Stop the presses: AC/DC rocks Edmonton!
After so many decades there really aren’t many jokes left to make about AC/DC’s predictability. The band is simply unapologetic in its approach, holding steady to the same chords the band has followed since the early 1980s.
Some would argue that the ’70s records stick to the same formula, but the Bon Scott era saw the band evolving in subtle ways that fell by the wayside after the vocalist died and his replacement Brian Johnson was drafted.
Even the flashback weather seemed set on defining a new predictability for AC/DC concerts in Edmonton. At Commonweath Stadium Sunday night. torrent of cold rain came down just as it did six years ago, and the people wore their drenched clothing like a badge of honour, barely flinching as night fell and a cold breeze added to the chill. Beers and fists were raised, and many, many red, blinking AC/DC-branded devil horns flashed across the stadium as the rain came down.
So when Angus Young and the boys took the stage, about the only surprise to be found was that they’re still giving it everything they’ve got. Young and Johnson stormed the stage like they always have – maybe a touch slower than in younger days, but not so much that it made a difference as they each roamed the stage, Young running and duck-walking while Johnson moved with a jolly swagger.
For a band that looks as though the members just wandered off the street – save for Angus in the traditional school-boy outfit, that is – AC/DC have the showbiz down to a science now, playing big and working the stadium all the way to the back. It helps that the set list was built of familiar and predictable blocks of rock – the likes of Back In Black, You Shook Me All Night Long and Thunderstruck were all accounted for – while the oversized props accumulated over the years all made appearances as always. There was a giant inflatable Rosie for Whole Lotta Rosie, the bell from hell for Hells Bells and a line of cannons to signal the end of the night just as they have during For Those About to Rock (We Salute You) for many, many years.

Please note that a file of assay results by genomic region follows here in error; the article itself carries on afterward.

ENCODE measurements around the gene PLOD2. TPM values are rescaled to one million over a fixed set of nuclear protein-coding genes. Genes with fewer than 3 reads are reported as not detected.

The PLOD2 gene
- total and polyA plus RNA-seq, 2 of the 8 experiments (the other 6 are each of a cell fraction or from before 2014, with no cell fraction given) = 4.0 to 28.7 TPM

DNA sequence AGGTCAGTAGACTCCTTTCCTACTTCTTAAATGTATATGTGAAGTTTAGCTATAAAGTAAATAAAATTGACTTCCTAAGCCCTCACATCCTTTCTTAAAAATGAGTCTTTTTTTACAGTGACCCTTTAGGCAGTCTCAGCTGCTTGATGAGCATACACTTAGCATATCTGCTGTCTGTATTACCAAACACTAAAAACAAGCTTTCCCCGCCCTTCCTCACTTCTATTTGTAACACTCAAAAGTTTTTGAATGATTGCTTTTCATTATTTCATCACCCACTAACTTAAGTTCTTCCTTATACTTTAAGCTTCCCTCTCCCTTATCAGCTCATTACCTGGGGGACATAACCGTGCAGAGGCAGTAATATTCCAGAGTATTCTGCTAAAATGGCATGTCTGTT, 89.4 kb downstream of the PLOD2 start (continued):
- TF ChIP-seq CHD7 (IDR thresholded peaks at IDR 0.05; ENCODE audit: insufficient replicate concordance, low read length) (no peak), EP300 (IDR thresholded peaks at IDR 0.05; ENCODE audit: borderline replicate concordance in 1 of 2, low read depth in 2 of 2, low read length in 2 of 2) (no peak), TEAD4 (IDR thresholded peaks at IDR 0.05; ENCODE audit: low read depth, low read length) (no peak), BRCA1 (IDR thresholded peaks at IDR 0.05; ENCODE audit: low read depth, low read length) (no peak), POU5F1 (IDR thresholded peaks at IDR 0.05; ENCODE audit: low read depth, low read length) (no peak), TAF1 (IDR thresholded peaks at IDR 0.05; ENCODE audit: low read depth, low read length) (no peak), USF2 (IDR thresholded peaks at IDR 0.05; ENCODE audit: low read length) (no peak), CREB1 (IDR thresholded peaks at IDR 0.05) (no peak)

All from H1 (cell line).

The songs are strong, but there’s also a consistency in the band’s performances that they hit nearly every time they’re on stage, due in no small part to AC/DC’s secret weapon: the steady swinging storm of rhythm that holds everything together so that Young can wail and Johnson can howl.
With Malcolm Young lost to illness, nephew Stevie stepped in and hit all the right chords with the same steady rhythm that he did when he covered for Malcolm back in 1988 (and playing what looks very much like one of Malcolm’s Gretsch guitars), while Chris Slade of the band’s early ’90s lineup sat behind the drums in place of Phil Rudd, who’s been facing the sort of legal troubles you get into when you start bidding dirt cheap on dirty deeds. United with longtime bassist Cliff Williams, the new-old guys carried the band just fine, and it’s doubtful that the majority of the crowd knew there was anything different. These guys are rock-solid pros and they all hit their marks.
If there were any low points it was only in terms of the audience’s energy beyond the floor in front of the stage: Baptism By Fire, the last of three new songs of the night, drove a large percentage of people from their feet to their seats right around the halfway point, and Angus’s traditional extended solo during Let There Be Rock was in direct competition with the cold that had seeped deep into the bones as the main set came to a close, with the energy deflating rather quickly once the band dropped out and Angus stood alone to play out his solo. But a quick break followed by Highway to Hell and the For Those About to Rock closer brought most back to their feet—at least those who hadn’t already bailed on the night and scurried for home, and there were quite a few empty seats before the last note had rung—and AC/DC put another notch on the tour belt, quickly disappearing from the stage after Johnson screamed a heartfelt salute to Edmonton and leaving a satisfied audience to slosh its way back home.
Photos by Eden Munro